The Hunger Games — the Fiction and the Reality
I should probably be writing about the cybercrime law or healthcare insurance, things that are relevant to Philippine society or to my personal life, but I choose not to and instead have decided to write about The Hunger Games (something I've been itching to write about for a couple of weeks now).
There was a time a few weeks back when I didn't have internet in my house for a couple of days because of wiring problems and bad service, something I attribute to the internet industry's limited competition or oligopoly here in the Philippines (an issue I have addressed in my article Why is the Internet Slow in the Philippines?).
The irony of it all was that I decided to wipe my harddrive clean of movies and TV shows before that happened. Luckily I had three movies on the desktop that I didn't get to delete which were The Iron Lady (see Sari-Sari Store Economics), Perfect Sense, and, you guessed it right, The Hunger Games.
So for a good few days, I was stuck with only those three movies. I've always shrugged off The Hunger Games as a Twilight-esque book (a lesson to not judge a book by its cover!) and so I tried to avoid watching the movie but then luckily I got desperate and watched it. And yes, I loved the movie, exactly as it is, and watched it over and over the whole time I didn't have internet.
And no, I haven't read the book so save the "I wish it was more brutal and bloody" rhetoric that I seem to hear from everyone. Clearly, I fell in love with this movie, with the characters, and the underlying politics and philosophies in the storyline.
Upon reflection, it is easy to compare it to the gladiator days of the Roman Empire or the times when slavery was rampant or oppressive totalitarian States, and think that civilization has evolved since then and that society is much better now. It is also very reminiscent of how some States have the ability to enact military drafting and send young men and women involuntarily to war. A deeper look made me realize that present reality is actually a lot like, and probably worse, than what is depicted in the movie.
Today we see women and children, some even younger than 12, holding AK-47s or strapped with bombs. We see young men and women killing each other for the interests of States, nations, politicians, religious extremists. And we all just watch these in the news, on TV, or read about it on the newspapers or online.
Those of us who get to sit back and surf the internet, much like you are doing now, just don't get to feel or experience it. If anything, we are just like those residents of The Capitol of Panem (the same sentiment I expressed when I wrote about Top Gear's Middle East Special).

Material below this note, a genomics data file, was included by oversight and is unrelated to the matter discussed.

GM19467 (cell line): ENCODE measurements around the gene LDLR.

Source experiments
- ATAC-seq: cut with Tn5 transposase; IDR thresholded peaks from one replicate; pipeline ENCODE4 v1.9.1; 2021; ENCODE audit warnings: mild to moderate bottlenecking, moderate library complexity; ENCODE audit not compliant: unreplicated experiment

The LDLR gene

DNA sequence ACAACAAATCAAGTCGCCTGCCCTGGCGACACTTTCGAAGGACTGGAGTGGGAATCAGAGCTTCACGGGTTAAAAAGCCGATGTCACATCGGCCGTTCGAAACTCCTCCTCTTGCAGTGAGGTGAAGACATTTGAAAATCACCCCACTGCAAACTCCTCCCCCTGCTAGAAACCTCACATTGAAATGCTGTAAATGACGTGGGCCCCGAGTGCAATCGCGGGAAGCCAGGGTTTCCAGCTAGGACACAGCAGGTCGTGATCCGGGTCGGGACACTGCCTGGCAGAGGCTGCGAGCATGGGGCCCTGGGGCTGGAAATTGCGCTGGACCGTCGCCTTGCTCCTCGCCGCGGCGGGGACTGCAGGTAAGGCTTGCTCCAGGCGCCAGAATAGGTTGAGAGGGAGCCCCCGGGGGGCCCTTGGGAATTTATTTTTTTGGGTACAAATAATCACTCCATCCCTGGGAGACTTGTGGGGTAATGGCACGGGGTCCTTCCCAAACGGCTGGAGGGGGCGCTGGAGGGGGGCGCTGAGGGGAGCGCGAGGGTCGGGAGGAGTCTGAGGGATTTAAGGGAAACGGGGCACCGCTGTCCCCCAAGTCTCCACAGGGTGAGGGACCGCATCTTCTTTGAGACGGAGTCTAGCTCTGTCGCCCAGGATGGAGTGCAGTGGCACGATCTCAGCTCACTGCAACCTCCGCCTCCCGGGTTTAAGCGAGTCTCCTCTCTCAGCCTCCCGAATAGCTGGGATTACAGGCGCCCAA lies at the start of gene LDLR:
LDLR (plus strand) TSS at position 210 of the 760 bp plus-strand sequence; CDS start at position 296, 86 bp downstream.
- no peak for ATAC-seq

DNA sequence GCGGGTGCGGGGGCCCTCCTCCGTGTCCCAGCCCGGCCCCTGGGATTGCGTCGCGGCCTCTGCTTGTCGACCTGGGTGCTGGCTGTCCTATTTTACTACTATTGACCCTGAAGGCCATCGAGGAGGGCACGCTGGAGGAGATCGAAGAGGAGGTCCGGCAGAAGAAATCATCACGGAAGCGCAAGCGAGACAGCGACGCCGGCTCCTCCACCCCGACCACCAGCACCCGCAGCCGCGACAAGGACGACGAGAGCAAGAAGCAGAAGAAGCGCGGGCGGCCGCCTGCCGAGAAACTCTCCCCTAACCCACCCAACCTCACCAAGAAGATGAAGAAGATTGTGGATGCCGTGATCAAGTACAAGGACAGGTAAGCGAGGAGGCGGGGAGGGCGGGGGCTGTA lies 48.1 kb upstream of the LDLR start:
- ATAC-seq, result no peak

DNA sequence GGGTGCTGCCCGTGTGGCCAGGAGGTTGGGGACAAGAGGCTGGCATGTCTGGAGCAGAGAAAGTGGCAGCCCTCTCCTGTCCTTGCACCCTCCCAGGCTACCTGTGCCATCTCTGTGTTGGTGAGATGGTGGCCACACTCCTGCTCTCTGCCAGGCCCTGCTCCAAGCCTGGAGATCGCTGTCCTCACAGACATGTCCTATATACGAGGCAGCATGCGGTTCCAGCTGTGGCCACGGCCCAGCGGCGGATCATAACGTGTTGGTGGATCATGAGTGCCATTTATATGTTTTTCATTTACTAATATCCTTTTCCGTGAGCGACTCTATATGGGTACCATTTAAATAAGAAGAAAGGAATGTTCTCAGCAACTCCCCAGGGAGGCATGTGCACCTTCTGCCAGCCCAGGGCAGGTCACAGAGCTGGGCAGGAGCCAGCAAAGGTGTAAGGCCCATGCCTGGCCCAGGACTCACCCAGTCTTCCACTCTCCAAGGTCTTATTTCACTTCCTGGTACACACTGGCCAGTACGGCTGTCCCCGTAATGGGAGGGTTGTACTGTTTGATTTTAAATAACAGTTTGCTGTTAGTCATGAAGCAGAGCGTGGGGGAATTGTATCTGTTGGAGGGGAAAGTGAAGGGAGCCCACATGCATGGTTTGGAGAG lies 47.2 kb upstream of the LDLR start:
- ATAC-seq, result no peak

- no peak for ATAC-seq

But no one really cares that US interventionism, policing of the world, and occupation has actually been expanded during Obama's term, something that many libertarians and historians believe to be the root cause and gives more reason for extremism. And yet he was the peace candidate in 2008, the one who would supposedly bring the troops home.
Here's a good animated typography presentation of one of Ron Paul's speeches on foreign policy:
It's truly thoughtfully and beautifully said and gives me goosebumps every time I watch it. I highly recommend that you do too and that you check out more of Ron Paul's videos on foreign policy, even those where the Republican establishment laughed at him and deemed him crazy.
The truth is that lies that justified the Iraq war could also be the same kind of lies about safety and security they talk about to justify occupations, drone strikes and bombings, "foreign aid" to dictators, tortures and many other evils of the Military-industrial complex that is currently expanding all over the world. The fact is that the executive branch should have no power to send troops on "pre-emptive strike " reasons and should first have permission from congress who are supposedly the representative of the people. The fact is that the United Nations Security Council have been tolerating or ignoring the war crimes and other violations of "international law" since the days of The Bush Doctrine (or you know what, perhaps since the CIA installed the Shah in Iran in the 1950's).
Very related, we see in The Hunger Games that most of the evils, poverty, and oppression roots from too much centralized power in the State of Panem, more specifically the single-party dictatorship of President Snow. If only the citizens were able to freely travel, voluntarily trade, keep the fruits of their labor, and choose their own work freely, there would be peace and prosperity in Panem without the need of Snow's regime.
You see, power must be decentralized, governments need to be small and limited, trade should be allowed to flourish and never restricted. The power to use monopoly of force should never be centralized to only one person or small group of persons. And then maybe we won't have to watch people kill each other, just as in The Hunger Games.
"if goods don't cross borders, armies will" - Frederic Bastiat
It does sound like a stereotype answer in a beauty contest but I do dream of world peace.